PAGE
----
One of Obama’s key pledges in the US Presidential elections was major healthcare reforms. The US is a deeply divided nation on health as in many other policy areas – it is simultaneously home to some of the planet’s best hospitals, the best research in medical advances and the best healthcare practioners – and also home to some of the worst poverty and barriers to healthcare, the worst developed-world child mortality rates.
Without being facetious, almost all of my knowledge of the American healthcare system comes from my knowledge of US TV. And whilst House has access to an amazing battery of diagnostic tests, and Grey’s Anatomy shows how competitive training programmes for surgery are, Chicago’s ER is full of hobos having their toes cut off with nail clippers after losing them to frostbite in the snow.
46 million Americans are without healthcare insurance, and so have no access to the top-notch hospitals and treatment, resorting instead to the nailclippers at ER. By no stretch of the imagination are they all tramps.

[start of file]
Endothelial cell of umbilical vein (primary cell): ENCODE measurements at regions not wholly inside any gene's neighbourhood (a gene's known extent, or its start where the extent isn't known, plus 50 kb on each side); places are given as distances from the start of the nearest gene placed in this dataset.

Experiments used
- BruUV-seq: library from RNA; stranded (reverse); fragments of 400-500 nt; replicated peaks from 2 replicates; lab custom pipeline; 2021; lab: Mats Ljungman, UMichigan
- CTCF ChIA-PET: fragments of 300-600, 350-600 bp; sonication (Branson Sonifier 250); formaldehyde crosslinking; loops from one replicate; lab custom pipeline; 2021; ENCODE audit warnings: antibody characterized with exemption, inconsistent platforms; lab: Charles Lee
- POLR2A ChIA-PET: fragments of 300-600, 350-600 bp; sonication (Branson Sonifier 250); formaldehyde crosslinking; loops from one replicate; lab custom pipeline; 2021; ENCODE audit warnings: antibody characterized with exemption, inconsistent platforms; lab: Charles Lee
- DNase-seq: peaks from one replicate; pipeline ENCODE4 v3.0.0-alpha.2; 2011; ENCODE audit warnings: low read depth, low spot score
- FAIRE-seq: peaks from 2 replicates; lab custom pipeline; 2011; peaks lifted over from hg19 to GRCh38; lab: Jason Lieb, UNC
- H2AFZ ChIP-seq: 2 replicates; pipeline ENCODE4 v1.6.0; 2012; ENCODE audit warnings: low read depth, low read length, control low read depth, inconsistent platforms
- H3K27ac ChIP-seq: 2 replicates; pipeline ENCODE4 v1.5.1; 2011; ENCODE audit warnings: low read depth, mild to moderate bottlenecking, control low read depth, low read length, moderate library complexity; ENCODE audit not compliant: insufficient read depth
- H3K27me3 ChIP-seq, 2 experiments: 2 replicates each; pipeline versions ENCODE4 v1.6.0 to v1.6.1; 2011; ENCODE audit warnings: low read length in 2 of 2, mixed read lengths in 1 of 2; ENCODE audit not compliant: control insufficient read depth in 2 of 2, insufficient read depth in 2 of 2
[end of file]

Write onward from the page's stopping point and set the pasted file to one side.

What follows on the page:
By trying to address these problems, Obama is picking battles with some very resistant establishments, including highly profitable insurance companies with an essentially closed market. And in doing so, he has stirred up some hornets nests of misinformation claims.
Among these are a number of claims about just how awful the NHS is – as a model of “socialised healthcare” that some Americans want to avoid. They include the bizarre claim that Stephen Hawking would be dead if he had to suffer with NHS level care – all the more bizarre to anyone who knows that Dr Hawking is not, in fact, American and is very happy with the life saving treatment he receives on the NHS.
The strange claims for UK healthcare have prompted an online campaign on Twitter of people talking about the excellent care they have received and marking their words with the tag #welovetheNHS.
It’s one of the great shibboleths of UK politics. Everyone knows there are still improvements to be made in the NHS, but when some upstart colony starts critising it on the basis of misunderstood facts, we should all leap to its defence.
A few other posts on blogs I have read in the last few days make interesting reading: on the ObamaLondon blog, LDV’s friend Karin Robinson is doing her bit to debunk some myths. And Jonathan Calder’s Liberal England provides an historical perspective of the UK’s own battles to introduce “socialised healthcare” in the 1910s:
“If the Insurance Bill becomes law it will be advisable for us to leave England.”
Meanwhile the Evening News is warning that “we shall never boast of freedom again if we let this measure past,” and writing feelingly of “these days of highly paid servants”.
The cost of employer insurance for domestic staff is uppermost in many minds.
Some things never change.